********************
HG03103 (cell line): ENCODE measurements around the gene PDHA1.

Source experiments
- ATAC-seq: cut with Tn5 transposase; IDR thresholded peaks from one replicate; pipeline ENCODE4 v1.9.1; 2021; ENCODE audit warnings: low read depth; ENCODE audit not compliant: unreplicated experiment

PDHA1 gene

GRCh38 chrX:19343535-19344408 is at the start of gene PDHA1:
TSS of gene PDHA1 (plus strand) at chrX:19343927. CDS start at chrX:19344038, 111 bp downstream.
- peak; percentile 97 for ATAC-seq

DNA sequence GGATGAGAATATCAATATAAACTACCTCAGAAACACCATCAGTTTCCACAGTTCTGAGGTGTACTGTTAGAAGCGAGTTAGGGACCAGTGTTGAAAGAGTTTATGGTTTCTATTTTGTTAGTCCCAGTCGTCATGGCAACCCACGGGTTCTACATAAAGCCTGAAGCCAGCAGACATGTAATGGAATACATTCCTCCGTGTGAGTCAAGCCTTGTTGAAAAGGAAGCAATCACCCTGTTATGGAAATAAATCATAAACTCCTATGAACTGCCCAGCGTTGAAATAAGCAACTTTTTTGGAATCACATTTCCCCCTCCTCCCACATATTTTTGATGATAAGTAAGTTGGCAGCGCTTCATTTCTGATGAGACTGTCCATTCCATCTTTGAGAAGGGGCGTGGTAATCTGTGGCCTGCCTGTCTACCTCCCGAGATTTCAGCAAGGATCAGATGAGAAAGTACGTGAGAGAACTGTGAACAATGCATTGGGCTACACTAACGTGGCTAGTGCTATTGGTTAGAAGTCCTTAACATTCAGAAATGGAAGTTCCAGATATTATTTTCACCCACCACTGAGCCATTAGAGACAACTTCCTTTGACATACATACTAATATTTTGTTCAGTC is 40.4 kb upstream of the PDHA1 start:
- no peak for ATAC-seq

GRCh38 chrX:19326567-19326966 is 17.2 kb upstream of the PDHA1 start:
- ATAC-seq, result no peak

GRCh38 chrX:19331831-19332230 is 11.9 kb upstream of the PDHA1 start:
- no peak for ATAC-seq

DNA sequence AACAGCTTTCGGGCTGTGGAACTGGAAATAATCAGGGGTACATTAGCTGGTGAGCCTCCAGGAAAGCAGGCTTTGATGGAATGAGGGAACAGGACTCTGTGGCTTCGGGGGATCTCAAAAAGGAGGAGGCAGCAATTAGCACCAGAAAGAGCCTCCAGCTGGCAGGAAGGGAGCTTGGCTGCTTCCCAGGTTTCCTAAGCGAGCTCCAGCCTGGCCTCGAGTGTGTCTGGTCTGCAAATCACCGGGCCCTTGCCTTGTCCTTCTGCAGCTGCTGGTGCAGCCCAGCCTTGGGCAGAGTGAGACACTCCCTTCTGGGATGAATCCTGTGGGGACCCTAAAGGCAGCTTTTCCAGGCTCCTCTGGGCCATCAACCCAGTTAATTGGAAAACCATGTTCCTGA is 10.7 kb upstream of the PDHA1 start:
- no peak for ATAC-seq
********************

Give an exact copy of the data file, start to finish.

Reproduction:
HG03103 (cell line): ENCODE measurements around the gene PDHA1.

Source experiments
- ATAC-seq: cut with Tn5 transposase; IDR thresholded peaks from one replicate; pipeline ENCODE4 v1.9.1; 2021; ENCODE audit warnings: low read depth; ENCODE audit not compliant: unreplicated experiment

PDHA1 gene

GRCh38 chrX:19343535-19344408 is at the start of gene PDHA1:
TSS of gene PDHA1 (plus strand) at chrX:19343927. CDS start at chrX:19344038, 111 bp downstream.
- peak; percentile 97 for ATAC-seq

DNA sequence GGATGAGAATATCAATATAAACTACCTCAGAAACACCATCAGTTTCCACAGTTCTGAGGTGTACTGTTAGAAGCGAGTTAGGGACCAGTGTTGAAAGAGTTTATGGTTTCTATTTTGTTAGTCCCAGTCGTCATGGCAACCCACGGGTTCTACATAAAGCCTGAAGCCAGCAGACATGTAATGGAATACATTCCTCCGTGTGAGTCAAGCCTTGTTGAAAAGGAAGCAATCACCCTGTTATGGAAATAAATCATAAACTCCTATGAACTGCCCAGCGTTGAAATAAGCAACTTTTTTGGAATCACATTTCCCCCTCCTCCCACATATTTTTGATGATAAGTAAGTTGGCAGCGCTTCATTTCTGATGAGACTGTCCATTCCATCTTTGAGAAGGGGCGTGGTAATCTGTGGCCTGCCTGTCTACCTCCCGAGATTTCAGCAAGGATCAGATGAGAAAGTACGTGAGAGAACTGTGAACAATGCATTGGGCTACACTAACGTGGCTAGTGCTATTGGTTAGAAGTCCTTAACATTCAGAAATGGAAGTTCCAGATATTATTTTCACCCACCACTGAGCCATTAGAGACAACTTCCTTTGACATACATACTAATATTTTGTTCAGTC is 40.4 kb upstream of the PDHA1 start:
- no peak for ATAC-seq

GRCh38 chrX:19326567-19326966 is 17.2 kb upstream of the PDHA1 start:
- ATAC-seq, result no peak

GRCh38 chrX:19331831-19332230 is 11.9 kb upstream of the PDHA1 start:
- no peak for ATAC-seq

DNA sequence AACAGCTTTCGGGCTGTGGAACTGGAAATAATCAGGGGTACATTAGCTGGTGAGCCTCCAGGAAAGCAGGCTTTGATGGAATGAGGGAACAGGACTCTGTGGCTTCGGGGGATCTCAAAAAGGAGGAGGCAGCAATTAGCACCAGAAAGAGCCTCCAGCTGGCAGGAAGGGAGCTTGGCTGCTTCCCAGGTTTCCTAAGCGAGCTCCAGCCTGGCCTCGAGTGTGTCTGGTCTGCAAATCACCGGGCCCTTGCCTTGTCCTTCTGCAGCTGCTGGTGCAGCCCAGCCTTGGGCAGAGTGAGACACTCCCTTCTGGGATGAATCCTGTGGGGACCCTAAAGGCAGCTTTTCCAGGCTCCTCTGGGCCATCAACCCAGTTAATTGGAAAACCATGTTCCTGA is 10.7 kb upstream of the PDHA1 start:
- no peak for ATAC-seq